A microorganism that could kill deadly infections and even anthrax was found in the sands of Santa Barbara County’s own Gaviota State Beach.

UC San Diego researchers discovered a previously unidentified species of bacteria that produces an antibiotic now known as anthracimycin. Initial testing indicates that anthracimycin could be capable of curing deadly anthrax infections and potentially fatal MRSA (methicillin-resistant staphylococcus aureus) infections, which yielded a higher human death toll in 2007 than HIV/AIDS infections, according to the U.S. Center for Disease Control and Prevention.

William Fenical, director of the UCSD Center for Marine Biotechnology and Biomedicine, said that although anthracimycin is related to the common antibiotic streptomycin, it is structurally and chemically different and had not been previously discovered. He explained, “It belongs to a common group, but there was no evidence that it was discovered in the past.”

The microorganism was found at Gaviota State Beach by Chris Kauffman, a researcher at the UCSD Scripps Institution of Oceanography, and was tested by Fenical’s research team at the Scripps Center for Marine Biotechnology and Biomedicine and San Diego-based company Trius Therapeutics.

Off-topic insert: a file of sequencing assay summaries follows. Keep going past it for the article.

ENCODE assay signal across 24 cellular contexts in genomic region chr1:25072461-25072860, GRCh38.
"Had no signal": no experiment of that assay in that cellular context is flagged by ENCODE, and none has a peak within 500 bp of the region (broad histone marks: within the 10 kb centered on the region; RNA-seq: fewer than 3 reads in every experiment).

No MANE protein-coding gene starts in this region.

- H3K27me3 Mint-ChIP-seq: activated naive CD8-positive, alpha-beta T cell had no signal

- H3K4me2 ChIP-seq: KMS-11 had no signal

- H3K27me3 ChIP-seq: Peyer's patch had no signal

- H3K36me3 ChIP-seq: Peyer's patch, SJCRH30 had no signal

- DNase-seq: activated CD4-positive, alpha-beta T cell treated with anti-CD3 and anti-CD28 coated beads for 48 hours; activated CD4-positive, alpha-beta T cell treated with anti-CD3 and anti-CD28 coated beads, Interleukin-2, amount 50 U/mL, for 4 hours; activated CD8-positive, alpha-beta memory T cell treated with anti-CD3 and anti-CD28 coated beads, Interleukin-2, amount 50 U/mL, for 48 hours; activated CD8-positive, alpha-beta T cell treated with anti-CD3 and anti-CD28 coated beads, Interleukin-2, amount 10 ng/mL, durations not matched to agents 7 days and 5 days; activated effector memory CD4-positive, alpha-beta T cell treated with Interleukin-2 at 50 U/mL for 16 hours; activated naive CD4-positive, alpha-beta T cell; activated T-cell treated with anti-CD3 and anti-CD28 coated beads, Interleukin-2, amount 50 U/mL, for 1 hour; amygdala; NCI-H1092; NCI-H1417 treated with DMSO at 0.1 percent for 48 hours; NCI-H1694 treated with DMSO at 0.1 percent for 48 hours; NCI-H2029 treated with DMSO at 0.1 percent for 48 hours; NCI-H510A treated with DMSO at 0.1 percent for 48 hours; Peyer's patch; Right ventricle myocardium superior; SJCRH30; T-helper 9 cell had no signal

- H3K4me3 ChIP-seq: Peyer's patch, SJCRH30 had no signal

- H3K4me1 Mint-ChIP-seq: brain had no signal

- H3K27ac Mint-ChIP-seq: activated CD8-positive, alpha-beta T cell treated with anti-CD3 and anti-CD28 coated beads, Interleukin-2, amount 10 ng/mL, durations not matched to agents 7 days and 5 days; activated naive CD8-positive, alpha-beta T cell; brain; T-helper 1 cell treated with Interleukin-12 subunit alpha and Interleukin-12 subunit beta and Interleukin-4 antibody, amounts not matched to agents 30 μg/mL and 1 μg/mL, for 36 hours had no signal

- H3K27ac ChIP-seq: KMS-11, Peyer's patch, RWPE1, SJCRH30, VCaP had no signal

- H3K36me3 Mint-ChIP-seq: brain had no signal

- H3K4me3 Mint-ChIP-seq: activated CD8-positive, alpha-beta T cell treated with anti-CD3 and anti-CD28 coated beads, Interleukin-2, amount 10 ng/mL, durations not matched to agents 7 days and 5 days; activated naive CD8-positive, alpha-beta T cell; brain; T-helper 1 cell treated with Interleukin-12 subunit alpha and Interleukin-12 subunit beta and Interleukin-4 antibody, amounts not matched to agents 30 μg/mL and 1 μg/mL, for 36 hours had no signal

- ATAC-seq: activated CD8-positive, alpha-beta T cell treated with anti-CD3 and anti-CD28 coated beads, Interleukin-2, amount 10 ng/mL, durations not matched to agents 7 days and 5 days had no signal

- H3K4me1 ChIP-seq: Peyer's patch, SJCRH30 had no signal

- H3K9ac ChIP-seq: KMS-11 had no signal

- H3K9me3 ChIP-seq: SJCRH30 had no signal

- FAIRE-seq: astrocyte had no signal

So far, the infection-treating abilities of anthracimycin seem promising, as the antibiotic was 25 to 40 times more effective than common antiobiotics when treating anthrax and MRSA infections, which Fenical said are deadly and particularly difficult to treat. “It’s a highly drug-resistant infection that humans get, and it can be fatal,” Fenical said. “We found that this antibiotic, in an animal model, is effective at curing this infection.”

During testing, 90 percent of MRSA-infected mice were successfully cured with anthracimycin, and Fenical said such a high rate of success in animal testing is “extremely indicative” that the antibiotic would also cure human diseases at such a rate.

Due to the biologically unique nature of the newly found microorganism, researchers say there is potential for new drugs to be developed using anthracimycin and its unforeseen treatment abilities.

Results of this study were published earlier this month in an issue of the German academic journal Angewandte Chemie.


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